When I was a kid, I dreamed that I would write the next great American novel. I would find myself living in New York in an apartment that looked more like a museum than I home and I would host fancy dinner parties with friends, contemporaries, and other people that respected me. I saw myself having a spouse but no children. I would be Carrie Bradshaw or Carrie Fisher, or even Mary Tyler Moore.
Then in my early 20’s I dreamt big of Chicago. I would be living in this small seedy apartment, alone, where I would use all of my savings to get drunk off of craft beer. I would work several part time jobs to survive, and in my spare time spend hours at a local cafe writing (because I couldn’t afford internet.) I would still write the next great American novel, except that it would be gritty and say something profound about the human condition. Only my friends would read it and they would tell me how good it was. Like Dickinson, I would only be appreciated after my death, when someone would go against my last wishes and have my work published.
I’m 2 months away from 30. I live in Chicago with my fiancé and our three cats. I have a career that I love and that challenges me. While there is still a piece of me that would love to contribute literarily to this uncertain world I don’t think that’s going to happen and I’m learning to be okay with that.
B just messed up his sudoku puzzle where he gets up and asks me if I want anything. I pass him my mug filled with cold coffee that has already been microwaved and ask him to reheat it for me.
“Only if you promise you wont want to drink it until it gets cold again.” He jokes. I have a bad habit of doing that. He finds that quirk to be endlessly entertaining.
Moments earlier we were talking about getting furniture for the room I’m converting into my craft space. Lately I’ve taken up drawing again and doing more work with my hands, something after years of writing essays about myself I never thought I would be back into.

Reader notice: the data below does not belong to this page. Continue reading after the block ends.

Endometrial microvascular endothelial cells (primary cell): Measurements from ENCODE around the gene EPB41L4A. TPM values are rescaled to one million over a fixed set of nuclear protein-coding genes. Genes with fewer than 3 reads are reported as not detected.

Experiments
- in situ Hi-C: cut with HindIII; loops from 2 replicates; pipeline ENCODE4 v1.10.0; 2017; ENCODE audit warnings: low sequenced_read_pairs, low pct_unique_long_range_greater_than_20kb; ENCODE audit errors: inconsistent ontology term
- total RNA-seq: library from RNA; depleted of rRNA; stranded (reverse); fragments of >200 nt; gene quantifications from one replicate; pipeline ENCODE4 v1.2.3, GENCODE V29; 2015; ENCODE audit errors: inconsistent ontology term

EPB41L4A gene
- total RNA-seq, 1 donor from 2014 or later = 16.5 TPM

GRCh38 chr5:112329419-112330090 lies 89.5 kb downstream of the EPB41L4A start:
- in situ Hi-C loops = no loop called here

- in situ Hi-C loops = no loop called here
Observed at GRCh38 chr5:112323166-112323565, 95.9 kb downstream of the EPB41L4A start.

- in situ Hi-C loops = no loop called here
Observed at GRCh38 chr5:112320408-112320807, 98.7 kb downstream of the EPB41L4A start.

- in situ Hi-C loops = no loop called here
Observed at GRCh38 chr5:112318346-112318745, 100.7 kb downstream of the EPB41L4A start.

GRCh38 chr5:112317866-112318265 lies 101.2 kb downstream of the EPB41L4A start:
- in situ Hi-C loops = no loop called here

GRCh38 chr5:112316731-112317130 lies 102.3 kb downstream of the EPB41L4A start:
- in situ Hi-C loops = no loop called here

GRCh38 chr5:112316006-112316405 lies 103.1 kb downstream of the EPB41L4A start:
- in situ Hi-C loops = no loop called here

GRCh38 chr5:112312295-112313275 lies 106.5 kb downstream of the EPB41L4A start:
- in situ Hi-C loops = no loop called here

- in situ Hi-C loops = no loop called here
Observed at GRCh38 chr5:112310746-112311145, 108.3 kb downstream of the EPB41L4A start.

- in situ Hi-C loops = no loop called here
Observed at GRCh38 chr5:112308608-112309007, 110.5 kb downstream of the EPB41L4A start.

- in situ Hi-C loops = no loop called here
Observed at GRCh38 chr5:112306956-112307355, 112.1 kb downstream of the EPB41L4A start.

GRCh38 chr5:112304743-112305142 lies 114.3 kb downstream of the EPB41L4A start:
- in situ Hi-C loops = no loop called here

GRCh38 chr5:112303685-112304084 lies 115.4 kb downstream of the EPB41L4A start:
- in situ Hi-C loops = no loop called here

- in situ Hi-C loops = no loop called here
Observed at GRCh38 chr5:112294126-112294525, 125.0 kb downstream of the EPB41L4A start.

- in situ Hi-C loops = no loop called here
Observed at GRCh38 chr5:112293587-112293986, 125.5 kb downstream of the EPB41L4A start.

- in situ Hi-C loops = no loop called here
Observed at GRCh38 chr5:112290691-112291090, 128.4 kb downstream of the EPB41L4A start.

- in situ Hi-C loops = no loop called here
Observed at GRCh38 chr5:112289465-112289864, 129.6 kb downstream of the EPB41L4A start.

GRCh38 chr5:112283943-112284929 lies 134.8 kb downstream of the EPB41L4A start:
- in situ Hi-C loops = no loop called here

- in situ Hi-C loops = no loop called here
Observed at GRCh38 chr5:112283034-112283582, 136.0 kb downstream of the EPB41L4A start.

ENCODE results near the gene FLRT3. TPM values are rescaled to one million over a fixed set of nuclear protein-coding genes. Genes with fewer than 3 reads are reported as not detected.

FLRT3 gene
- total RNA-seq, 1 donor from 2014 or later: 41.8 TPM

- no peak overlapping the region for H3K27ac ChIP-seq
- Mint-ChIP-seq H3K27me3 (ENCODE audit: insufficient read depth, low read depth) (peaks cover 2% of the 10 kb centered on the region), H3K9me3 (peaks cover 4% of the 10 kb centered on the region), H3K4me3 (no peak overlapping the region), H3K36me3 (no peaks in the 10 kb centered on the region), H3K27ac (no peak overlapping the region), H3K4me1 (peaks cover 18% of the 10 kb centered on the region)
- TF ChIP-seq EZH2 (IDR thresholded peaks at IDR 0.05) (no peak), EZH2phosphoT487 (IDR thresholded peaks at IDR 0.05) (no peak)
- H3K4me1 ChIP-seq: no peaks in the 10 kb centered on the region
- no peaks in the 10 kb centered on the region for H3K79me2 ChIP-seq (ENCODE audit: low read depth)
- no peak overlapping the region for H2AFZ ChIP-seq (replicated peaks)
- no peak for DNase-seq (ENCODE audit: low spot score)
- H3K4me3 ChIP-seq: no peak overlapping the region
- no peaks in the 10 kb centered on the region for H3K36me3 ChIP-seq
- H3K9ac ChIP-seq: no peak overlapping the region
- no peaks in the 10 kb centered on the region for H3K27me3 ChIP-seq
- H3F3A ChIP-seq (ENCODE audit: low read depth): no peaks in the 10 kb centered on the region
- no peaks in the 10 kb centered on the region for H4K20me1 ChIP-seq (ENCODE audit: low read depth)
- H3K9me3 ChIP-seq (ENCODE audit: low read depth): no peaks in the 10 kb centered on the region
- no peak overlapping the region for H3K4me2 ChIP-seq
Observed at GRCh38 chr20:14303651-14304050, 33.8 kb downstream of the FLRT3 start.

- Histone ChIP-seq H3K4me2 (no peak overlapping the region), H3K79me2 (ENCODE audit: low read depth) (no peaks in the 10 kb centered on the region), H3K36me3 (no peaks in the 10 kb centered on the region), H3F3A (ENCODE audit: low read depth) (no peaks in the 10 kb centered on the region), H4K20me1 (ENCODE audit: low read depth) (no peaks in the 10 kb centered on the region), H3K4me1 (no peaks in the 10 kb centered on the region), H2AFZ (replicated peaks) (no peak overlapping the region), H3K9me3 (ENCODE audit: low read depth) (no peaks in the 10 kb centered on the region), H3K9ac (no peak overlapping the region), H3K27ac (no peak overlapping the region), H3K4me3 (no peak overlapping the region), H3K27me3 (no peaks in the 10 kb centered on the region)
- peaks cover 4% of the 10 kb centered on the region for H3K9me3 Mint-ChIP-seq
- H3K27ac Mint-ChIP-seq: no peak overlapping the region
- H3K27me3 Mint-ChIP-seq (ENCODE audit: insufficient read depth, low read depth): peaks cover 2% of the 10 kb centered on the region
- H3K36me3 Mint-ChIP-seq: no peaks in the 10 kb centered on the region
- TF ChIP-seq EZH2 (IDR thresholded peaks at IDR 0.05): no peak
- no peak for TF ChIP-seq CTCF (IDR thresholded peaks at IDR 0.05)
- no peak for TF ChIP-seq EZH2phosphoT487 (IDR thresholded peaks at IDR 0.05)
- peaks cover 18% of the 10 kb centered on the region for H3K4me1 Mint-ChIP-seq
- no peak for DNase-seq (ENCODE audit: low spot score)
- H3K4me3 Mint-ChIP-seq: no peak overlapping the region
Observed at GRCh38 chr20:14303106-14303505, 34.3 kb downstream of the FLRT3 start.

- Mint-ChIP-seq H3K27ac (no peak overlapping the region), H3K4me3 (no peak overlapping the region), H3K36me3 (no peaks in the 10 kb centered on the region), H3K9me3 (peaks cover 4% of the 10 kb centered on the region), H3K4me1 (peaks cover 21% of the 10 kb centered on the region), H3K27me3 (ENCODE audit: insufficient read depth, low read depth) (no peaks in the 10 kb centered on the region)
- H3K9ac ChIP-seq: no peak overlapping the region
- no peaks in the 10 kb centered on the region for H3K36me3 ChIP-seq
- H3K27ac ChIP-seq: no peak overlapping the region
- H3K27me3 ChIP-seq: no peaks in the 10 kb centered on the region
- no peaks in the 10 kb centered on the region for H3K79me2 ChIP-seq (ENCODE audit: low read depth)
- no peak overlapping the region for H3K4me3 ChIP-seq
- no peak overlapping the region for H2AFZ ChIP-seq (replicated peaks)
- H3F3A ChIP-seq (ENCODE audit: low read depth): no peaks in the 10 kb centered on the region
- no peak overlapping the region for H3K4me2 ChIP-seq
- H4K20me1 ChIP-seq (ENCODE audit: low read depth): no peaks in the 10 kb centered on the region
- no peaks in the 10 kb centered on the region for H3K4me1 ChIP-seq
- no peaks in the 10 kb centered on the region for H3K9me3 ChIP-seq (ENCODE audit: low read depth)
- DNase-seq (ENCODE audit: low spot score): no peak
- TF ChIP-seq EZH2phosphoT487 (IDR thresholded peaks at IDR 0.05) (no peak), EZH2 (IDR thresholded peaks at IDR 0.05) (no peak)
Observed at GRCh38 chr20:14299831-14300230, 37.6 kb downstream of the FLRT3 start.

From 2011 onward, there seemed to be a boom in personal stories on the internet. Websites like Thought Catalog and XO Jane were popping up all over the place, providing space for amateur writers to create content and get noticed. Many stories, especially ones where the writers had an unpopular opinions about something, went viral. When I moved to Chicago completely on my own accord in 2013, I bought into that. My emotions were raw from the recent passing of my mother and I wanted to bring empathy and solidarity to a platform that didn’t seem like it had a lot of it. I was naive to think that I could bring something new to the grief table.
Despite the fact that none of my “published” stories were largely read, according to the comments they did make a few people feel better for a little while which was enough for me then, and still is for me today. If I’m honest, while I don’t hate most of the content I have floating around on the internet, I’m not proud of it either. When I read my pieces from that time, I see myself as who I actually was- a young, desperate person dying to be seen.
Many of my friends have gone on to benefit from the essay boom- some even recently making hundreds of dollars off stories they sold. They’re all great writers and I’m proud of them. As for me personally, when I think why I wrote so much back then, it’s not shocking to me why I don’t do a whole lot of writing now. I’m healing, I’m growing in ways I never expected myself to, and instead of being that angsty emo-punk kid holding on to my old way of life-fearful that I’ll lose myself, I’m letting it happen and I’m a lot happier for it.
That’s not to say I don’t write. I still do but most of it stays in the saved docs of my computer or gets read aloud to friends when I’m asked how my writing is going after one too many glasses of wine at a (not so) fancy dinner party. I’m allowing myself the sweet gift of privacy as I transition into this new phase of my life without the need to feel like other people can relate to it.
So if anyone’s curious as to how my writing is going, it’s going. If you want to see where my heart is now, I’ll be happy to show you my craft room (once it’s done being furnished, that is.)